After three days of rain, darned if I didn’t just look outside to see the sun shining. Huzzah!
I’m still on a bit of a high from Monday night’s celebration of my friend Rick. I’ve been away from San Diego and the MFA program for 16 years now. And though I am friends on Facebook with most of my former students and am usually aware of what is happening in their lives, seeing so many of them in one place so many years later was incredibly powerful. So powerful that I was a bit shaken by the experience – in a good way.
There was such love in that room. And joy.
I forget sometimes what teaching meant to me. When we left San Diego, I was more than ready to move on. I love my coaching work. But teaching? Knowing that I’ve had an impact on the lives of my students and hearing them say that very thing so many years later reminded me that though I tend to compartmentalize the various stages of my career, that part of my life is still alive and kicking, living on in my students.
Don reminded me of all that when I called him Monday night. He knows most of those former students and knows, he says, the impact I made on them. I tend to underplay that kind of thing and deflect any compliments. But I’m going to bask in the glow of those relationships and the affirmation of the work we did there.
This peony, which is on the bush that didn’t bloom last year, is about to fully open.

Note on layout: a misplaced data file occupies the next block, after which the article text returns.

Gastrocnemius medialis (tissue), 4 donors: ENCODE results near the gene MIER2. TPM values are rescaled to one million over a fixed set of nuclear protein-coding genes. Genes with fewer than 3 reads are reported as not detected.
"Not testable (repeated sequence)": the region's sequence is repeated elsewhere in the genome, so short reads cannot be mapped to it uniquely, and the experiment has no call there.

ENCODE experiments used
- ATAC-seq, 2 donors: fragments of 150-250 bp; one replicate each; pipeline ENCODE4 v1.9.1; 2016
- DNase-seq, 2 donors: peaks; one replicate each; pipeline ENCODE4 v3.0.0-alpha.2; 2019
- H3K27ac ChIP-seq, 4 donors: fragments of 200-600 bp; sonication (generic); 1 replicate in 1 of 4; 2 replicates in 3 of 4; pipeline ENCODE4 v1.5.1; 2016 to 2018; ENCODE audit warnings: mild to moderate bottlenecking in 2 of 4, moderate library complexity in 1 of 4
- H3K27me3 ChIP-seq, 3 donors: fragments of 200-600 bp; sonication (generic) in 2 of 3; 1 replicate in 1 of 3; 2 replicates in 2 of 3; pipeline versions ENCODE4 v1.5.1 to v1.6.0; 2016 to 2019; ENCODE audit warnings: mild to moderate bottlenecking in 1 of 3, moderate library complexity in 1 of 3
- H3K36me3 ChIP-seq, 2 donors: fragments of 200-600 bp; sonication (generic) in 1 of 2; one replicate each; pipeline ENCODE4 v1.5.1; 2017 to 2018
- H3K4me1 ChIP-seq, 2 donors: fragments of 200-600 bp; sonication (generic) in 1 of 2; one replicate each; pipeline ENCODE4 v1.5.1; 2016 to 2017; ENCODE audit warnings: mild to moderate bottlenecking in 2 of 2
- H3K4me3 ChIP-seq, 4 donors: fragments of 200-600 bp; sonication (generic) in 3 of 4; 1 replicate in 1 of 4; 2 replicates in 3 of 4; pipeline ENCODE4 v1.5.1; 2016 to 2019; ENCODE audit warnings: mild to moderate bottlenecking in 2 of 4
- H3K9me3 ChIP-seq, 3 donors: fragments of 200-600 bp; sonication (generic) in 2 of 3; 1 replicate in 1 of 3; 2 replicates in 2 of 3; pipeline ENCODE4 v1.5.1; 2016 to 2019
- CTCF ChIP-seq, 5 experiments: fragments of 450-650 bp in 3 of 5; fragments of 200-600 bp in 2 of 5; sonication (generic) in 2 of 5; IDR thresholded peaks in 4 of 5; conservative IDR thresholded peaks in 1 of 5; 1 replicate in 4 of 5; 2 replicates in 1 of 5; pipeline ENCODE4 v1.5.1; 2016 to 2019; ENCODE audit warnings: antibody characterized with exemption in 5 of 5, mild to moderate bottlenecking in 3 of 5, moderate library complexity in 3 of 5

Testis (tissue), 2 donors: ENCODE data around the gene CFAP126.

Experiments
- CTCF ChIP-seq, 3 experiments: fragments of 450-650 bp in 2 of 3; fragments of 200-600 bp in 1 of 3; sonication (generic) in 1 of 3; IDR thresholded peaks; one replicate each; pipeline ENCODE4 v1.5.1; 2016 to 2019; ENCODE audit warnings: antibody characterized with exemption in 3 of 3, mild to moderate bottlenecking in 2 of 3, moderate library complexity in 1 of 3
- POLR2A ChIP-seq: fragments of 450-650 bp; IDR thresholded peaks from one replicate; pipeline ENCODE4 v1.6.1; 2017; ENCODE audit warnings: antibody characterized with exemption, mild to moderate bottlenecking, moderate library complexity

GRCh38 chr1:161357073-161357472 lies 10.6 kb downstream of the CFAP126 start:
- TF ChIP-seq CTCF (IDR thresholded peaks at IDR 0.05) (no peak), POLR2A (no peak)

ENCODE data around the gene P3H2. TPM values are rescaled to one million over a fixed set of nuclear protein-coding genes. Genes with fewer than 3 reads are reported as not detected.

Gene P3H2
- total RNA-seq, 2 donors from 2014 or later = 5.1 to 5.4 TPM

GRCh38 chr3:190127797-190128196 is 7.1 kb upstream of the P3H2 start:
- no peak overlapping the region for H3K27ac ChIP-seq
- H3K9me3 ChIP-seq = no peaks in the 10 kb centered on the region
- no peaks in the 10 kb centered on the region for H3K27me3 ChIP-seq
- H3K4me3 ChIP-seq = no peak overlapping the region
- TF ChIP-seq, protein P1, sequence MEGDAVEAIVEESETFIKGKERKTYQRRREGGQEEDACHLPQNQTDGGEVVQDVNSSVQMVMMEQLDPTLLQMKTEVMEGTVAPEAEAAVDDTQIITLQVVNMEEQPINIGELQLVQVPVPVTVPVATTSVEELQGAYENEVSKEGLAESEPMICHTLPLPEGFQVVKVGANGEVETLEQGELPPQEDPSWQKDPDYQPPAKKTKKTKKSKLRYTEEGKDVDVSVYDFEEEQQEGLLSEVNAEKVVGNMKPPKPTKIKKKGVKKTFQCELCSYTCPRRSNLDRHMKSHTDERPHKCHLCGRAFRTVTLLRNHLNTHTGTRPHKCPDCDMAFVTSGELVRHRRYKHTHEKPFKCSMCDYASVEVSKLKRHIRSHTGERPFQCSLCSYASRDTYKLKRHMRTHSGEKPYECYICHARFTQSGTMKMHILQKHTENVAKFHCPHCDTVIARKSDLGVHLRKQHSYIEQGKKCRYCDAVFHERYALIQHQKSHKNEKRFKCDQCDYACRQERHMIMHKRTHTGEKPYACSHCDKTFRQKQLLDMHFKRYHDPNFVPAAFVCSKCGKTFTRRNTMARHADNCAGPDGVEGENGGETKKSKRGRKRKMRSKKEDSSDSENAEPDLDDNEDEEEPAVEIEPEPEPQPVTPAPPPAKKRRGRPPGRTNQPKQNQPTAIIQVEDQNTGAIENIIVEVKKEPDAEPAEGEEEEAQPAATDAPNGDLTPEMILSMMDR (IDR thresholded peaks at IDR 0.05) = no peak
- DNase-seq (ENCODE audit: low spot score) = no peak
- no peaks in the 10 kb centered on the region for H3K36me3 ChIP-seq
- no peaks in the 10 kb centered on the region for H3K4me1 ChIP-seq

This one, on the other bush, isn’t far behind.
And, now that the sun is out, I may see this rosebud open today.
Some of you have written me, sending me links about the announcement that Escape to Margaritaville is going to open on Broadway next year. I’ve known that since January, though the official press release just came through, which is why you’re reading about it now.
Don’t get too excited. We aren’t. Because we know, as veterans of the theater, television and film, that nothing is guaranteed. A lot can happen between a pre-Broadway tryout and the eventual Broadway run. Scripts can and will be rewritten, characters might change, actors can be replaced. I’ve seen it happen. Don has seen it happen even more than me and he has certainly – as has every actor – had roles promised to him only to see them taken away.
No one in the cast knows anything about a life in this musical beyond the run in La Jolla. And the producers and director won’t be making any decisions until after that run has ended.
Yes, it would be wonderful. But…we’ll see.
Even Anastasia, which was a rare transfer to Broadway where most of the cast remained intact, replaced one lead actor and several ensemble members. It’s just the way of the world.
But thanks for caring!